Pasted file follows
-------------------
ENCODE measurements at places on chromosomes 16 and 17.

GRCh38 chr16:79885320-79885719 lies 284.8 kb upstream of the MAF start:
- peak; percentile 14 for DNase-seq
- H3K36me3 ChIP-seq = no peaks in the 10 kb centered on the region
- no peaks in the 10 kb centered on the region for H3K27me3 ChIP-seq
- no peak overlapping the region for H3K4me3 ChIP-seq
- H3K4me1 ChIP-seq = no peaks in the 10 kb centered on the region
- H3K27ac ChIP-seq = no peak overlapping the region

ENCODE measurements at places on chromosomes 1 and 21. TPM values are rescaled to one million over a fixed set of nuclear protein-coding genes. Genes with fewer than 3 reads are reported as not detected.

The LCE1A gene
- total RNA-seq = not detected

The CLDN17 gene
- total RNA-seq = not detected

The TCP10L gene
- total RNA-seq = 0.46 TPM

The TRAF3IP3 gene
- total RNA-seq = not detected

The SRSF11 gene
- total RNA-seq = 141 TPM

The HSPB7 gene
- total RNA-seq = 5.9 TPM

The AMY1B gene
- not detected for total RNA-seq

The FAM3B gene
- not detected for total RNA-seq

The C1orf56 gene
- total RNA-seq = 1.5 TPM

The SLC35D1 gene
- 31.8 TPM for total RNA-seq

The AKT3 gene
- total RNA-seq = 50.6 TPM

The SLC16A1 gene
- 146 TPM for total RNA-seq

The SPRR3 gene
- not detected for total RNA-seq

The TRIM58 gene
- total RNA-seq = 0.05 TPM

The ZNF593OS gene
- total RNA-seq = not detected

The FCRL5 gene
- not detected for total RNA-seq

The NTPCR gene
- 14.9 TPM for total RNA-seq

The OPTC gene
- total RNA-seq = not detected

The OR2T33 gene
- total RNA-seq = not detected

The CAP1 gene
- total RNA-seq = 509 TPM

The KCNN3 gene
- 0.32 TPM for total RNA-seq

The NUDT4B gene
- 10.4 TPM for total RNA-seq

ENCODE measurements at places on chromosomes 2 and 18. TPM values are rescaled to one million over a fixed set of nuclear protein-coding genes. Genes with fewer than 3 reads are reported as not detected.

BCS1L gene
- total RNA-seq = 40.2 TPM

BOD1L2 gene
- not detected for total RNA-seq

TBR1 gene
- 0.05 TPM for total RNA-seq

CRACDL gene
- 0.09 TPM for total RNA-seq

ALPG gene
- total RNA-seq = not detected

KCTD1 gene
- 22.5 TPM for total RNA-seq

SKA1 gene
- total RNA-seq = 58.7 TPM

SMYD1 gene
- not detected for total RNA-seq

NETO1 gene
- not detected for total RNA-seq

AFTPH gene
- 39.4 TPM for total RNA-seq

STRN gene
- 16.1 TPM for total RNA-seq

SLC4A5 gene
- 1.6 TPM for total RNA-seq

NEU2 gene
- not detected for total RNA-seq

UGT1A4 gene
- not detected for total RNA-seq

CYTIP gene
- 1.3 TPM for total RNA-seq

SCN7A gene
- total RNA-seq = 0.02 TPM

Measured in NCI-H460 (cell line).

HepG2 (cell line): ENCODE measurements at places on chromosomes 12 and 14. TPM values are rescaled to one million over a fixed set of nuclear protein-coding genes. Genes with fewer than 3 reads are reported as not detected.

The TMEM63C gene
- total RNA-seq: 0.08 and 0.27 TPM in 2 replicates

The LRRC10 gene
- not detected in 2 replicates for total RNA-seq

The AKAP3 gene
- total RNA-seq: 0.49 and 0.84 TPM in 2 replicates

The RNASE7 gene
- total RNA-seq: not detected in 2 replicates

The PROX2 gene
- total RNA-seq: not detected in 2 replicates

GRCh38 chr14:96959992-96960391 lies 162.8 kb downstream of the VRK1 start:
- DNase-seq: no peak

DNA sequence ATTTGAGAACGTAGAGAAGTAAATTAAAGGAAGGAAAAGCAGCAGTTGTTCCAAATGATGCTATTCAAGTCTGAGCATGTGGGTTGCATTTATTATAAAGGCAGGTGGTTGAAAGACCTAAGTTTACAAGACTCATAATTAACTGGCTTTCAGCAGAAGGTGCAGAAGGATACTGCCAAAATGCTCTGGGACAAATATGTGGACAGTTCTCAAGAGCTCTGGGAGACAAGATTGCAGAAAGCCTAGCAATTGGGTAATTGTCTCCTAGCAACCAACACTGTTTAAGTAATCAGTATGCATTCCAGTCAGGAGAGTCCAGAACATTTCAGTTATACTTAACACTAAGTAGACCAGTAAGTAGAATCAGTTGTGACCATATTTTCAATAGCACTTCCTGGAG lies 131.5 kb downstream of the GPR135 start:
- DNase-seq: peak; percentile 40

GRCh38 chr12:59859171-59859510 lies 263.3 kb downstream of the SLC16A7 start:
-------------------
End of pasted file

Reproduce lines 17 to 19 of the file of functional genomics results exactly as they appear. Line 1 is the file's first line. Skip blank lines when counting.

- total RNA-seq = not detected

The SRSF11 gene
- total RNA-seq = 141 TPM